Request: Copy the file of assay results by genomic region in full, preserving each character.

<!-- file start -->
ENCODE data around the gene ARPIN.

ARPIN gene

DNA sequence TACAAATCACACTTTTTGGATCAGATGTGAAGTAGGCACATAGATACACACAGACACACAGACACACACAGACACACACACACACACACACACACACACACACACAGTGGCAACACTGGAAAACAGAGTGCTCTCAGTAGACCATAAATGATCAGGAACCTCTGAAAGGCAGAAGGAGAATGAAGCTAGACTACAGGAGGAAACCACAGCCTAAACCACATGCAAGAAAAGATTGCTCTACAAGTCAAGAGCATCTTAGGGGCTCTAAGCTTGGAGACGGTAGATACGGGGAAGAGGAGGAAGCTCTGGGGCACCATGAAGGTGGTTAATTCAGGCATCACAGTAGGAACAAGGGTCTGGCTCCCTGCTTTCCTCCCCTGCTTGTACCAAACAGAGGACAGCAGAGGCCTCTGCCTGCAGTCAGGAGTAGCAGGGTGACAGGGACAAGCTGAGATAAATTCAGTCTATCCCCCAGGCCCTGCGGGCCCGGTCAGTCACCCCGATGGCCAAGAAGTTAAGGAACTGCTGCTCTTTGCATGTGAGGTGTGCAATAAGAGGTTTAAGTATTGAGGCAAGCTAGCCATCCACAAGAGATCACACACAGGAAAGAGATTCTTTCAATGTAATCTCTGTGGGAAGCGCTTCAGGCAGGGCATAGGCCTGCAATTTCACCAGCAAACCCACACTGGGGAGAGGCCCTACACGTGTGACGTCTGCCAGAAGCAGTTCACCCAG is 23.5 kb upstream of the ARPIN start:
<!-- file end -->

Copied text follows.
ENCODE data around the gene ARPIN.

ARPIN gene

DNA sequence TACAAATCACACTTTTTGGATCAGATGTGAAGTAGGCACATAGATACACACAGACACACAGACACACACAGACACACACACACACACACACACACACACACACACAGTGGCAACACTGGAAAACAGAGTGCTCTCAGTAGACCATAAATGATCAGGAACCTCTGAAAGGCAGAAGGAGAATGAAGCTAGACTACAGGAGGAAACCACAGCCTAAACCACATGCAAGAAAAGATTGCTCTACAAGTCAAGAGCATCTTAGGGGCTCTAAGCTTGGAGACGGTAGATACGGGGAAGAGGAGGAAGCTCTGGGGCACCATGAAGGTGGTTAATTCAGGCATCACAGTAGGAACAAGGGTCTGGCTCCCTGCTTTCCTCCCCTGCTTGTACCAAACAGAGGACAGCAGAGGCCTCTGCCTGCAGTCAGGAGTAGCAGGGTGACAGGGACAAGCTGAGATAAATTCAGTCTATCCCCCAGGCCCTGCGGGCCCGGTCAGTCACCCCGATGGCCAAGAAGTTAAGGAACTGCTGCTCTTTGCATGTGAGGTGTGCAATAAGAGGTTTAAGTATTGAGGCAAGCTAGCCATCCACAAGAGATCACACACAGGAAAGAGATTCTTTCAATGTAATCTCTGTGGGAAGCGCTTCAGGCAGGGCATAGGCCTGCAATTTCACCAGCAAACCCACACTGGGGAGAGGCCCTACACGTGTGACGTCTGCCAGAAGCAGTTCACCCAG is 23.5 kb upstream of the ARPIN start: